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A place to get away from it all—without the need for a passport and hopscotching continents—seems more elusive than ever these days. Montana may be the exception. Few regions in the country remain as preserved as this western frontier, whose raw landscape of high, windswept plains, dense pine and hemlock forests, and twisting rivers is framed by snowcapped mountain ranges and see-forever blue skies. With the unofficial moniker of “The Last Best Place” (along with “Big Sky Country” and “The Treasure State”), Montana is one of the largest and least populated, yet totally accessible, states to escape to.

A California couple wanted to build a vacation retreat outside Billings that embraced all the wonders and wildness of its remote natural setting without being hampered by fussy interiors or faded clichés of the Wild West. “They have cattle, they go hunting, and they have rodeos on the ranch, so this place had to look and feel like Montana,” says designer Juan Montoya, who has conceived interiors for a California residence and a Paris apartment, among some 20 commissions for the family over the past two decades. “They wanted to create a sense of relaxation and a certain casualness, but at the same time be elegant,” Montoya says. “Like pairing jeans with a lovely cashmere scarf.”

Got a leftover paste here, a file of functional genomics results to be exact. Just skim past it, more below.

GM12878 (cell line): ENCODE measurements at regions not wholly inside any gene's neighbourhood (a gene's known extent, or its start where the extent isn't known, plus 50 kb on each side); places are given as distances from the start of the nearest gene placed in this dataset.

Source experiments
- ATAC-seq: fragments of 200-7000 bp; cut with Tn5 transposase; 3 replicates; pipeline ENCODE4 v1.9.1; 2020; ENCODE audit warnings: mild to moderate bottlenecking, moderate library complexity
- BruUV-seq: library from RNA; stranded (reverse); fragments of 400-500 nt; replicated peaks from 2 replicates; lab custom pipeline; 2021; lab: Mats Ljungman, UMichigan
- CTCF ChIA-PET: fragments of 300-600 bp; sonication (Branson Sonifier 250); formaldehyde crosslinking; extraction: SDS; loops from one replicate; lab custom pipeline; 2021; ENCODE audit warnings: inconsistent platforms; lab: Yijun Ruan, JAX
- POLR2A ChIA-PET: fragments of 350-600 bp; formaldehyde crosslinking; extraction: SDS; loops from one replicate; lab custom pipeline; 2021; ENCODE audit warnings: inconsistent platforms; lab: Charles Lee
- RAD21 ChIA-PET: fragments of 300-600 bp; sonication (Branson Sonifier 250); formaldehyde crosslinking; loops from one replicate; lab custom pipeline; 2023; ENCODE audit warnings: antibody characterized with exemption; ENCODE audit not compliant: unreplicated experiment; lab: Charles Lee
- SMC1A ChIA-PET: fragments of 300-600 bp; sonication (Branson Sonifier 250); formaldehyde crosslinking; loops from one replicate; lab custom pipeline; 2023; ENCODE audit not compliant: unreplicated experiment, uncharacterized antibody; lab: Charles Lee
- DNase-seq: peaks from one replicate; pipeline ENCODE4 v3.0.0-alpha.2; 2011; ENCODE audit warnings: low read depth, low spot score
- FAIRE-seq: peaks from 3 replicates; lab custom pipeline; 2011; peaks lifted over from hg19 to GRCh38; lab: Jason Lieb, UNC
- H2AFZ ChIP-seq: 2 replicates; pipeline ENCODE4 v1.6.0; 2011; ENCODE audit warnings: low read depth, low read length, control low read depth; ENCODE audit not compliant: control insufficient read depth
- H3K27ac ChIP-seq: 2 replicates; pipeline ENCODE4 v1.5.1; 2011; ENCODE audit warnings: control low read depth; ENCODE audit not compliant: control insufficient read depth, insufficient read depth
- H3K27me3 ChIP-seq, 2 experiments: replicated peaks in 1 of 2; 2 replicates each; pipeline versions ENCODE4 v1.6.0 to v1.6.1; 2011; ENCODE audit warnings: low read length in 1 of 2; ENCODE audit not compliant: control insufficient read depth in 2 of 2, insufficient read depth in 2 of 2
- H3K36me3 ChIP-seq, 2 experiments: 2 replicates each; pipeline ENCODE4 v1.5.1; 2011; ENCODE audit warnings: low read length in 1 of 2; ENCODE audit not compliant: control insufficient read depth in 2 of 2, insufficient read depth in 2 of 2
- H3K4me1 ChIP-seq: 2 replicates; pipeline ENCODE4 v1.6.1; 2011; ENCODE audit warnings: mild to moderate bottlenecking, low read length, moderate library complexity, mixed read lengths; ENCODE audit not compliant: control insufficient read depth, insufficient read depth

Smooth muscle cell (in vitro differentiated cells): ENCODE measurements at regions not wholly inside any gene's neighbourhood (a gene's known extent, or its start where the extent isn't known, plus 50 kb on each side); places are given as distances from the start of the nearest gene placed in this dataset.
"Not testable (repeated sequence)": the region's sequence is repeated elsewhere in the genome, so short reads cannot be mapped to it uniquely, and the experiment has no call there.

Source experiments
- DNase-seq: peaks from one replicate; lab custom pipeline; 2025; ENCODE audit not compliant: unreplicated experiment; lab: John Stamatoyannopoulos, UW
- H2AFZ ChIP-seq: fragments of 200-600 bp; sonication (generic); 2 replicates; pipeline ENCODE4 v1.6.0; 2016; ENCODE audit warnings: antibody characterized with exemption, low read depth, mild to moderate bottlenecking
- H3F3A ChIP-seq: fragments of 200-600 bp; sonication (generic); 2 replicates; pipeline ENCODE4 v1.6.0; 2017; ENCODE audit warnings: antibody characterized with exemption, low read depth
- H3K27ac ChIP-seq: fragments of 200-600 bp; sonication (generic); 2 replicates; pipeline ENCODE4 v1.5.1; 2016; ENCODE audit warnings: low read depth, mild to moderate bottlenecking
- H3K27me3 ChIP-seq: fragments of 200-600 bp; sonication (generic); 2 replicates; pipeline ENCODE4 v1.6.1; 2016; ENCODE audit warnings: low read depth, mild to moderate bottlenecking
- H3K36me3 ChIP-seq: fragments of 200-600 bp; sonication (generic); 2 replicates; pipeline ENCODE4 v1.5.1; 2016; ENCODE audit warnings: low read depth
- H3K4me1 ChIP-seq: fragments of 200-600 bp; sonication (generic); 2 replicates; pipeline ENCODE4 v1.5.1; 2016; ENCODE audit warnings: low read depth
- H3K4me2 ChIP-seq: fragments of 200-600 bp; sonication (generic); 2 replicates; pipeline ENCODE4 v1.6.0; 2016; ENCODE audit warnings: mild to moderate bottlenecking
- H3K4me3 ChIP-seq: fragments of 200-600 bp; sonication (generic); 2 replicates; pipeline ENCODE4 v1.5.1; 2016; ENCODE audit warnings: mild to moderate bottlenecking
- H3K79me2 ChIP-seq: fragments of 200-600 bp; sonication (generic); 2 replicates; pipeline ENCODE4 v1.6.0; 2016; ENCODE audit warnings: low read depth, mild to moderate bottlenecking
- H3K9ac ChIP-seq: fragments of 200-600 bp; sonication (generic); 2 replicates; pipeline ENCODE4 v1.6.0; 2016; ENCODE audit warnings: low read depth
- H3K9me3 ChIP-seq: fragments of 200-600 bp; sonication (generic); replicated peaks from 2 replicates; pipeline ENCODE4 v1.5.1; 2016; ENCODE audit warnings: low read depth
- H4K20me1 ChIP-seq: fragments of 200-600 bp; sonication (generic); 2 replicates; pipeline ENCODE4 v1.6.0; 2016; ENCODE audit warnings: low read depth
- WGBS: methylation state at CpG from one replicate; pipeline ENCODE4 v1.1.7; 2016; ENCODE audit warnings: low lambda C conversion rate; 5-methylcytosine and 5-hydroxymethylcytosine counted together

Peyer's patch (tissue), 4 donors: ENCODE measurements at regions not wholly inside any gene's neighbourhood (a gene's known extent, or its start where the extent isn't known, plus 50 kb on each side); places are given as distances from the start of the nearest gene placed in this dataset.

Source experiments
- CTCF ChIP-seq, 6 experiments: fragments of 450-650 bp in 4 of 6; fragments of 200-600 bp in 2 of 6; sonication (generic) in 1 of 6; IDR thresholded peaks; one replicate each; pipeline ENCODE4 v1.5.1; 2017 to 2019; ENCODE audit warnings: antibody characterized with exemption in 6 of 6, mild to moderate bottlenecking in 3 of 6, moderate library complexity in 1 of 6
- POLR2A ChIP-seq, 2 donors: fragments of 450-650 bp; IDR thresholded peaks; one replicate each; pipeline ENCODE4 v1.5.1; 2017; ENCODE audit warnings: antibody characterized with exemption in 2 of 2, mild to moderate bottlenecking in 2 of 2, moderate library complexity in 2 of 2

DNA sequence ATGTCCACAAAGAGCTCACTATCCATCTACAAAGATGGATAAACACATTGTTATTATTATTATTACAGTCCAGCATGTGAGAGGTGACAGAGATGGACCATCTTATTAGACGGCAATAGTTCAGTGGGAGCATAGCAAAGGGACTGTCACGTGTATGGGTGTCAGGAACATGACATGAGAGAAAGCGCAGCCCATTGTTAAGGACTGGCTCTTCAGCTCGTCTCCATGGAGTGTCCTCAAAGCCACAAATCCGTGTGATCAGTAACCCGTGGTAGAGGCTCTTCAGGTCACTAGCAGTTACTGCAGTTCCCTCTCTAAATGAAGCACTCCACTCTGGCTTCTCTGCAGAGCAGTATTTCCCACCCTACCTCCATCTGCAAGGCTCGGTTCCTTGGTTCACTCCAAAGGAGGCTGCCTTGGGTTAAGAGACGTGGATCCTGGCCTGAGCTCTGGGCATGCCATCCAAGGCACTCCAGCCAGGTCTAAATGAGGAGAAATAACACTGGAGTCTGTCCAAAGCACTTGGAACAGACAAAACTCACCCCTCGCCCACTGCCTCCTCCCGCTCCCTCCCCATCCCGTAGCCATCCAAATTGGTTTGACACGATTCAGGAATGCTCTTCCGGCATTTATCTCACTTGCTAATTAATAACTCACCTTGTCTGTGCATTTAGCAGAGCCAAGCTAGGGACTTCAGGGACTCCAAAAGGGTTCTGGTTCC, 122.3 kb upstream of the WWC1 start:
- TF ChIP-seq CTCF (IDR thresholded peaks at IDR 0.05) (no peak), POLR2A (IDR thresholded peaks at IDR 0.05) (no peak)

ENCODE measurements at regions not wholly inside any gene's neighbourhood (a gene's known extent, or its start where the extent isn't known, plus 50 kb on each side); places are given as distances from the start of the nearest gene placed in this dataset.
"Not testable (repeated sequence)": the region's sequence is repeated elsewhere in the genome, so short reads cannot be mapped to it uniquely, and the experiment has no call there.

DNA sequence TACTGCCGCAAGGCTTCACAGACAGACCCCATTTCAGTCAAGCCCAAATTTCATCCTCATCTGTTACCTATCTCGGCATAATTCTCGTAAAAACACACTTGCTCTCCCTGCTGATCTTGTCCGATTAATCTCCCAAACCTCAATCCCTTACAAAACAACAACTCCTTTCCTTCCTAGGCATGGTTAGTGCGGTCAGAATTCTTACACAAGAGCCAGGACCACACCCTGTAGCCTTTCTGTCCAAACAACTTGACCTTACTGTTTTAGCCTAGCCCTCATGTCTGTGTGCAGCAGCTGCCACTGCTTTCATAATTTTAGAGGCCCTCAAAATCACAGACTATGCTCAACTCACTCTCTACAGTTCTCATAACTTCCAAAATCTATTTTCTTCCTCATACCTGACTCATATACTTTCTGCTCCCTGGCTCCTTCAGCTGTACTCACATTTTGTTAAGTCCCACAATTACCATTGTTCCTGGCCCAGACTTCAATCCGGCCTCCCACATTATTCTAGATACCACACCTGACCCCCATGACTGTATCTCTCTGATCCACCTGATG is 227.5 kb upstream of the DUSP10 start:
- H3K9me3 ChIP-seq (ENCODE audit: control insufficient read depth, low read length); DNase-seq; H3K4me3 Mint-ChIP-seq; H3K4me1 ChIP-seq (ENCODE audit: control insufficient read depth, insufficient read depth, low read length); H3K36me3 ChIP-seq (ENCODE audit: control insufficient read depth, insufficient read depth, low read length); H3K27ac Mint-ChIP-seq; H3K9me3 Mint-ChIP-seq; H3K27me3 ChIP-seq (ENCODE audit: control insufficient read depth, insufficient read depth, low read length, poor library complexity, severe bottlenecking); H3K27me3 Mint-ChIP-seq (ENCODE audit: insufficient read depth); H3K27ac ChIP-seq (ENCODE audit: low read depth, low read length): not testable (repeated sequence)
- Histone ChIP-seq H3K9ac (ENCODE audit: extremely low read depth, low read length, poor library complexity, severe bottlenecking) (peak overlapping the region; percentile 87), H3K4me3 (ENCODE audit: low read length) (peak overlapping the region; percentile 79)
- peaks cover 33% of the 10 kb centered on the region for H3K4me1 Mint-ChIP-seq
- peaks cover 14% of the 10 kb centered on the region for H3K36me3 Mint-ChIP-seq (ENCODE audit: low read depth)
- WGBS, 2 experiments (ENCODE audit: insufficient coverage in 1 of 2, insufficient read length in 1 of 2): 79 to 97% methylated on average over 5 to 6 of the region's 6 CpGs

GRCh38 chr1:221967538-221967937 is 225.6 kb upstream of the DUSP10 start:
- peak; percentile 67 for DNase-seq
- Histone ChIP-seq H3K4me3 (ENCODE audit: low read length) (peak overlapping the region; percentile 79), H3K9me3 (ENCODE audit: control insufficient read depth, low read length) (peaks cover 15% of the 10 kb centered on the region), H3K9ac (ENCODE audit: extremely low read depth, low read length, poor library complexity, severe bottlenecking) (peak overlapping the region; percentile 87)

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The New York–based designer happens to be uniquely qualified for this particular project. The son of a Colombian diplomat, he grew up on his family’s rice farm in the countryside, and he moves easily between the urban and natural worlds—as adept at living among antiques in an 18th-century apartment in Paris as he is hunched on his knees pulling weeds from his garden in New York’s Hudson Valley. Yet rather than deploying his personal aesthetic for someone else’s house, Montoya prefers his clients to take the lead. “I wouldn’t say I have a signature style. Every project is different, and I try to make each one distinctive,” he says. “Where is it, what is it, how many children, how many dogs, cats, and even chickens—all this plays a very important role in a project. I think of myself as a tailor, where everything functions to perfection, like a gorgeous suit or dress.”

The architecture for the new house was handled by Peter Bohlin of the powerhouse firm Bohlin Cywinski Jackson. The firm’s commissions include Apple stores, such as the elegant glass-box outlet on New York’s Fifth Avenue, as well as residences for Silicon Valley luminaries like Bill Gates, whose Washington State mansion has a similar rough-hewn-yet-refined vernacular as this soaring, timber-framed house. Bohlin, an award-winning architect who has been described as a “romantic modernist,” conceived floor-to-ceiling windows for wraparound views of the undulating hills and a stream that twists through the landscape; lined the walls with cherry panels that give a crisp, shipshape feeling; and installed metal-wrapped beams and 25-foot-high lodge-poles that recall trees in a forest. He also used a mountain’s worth of weathered sandstone, which was sourced from northwestern Montana, for the courtyard, fireplace surrounds, and retaining walls.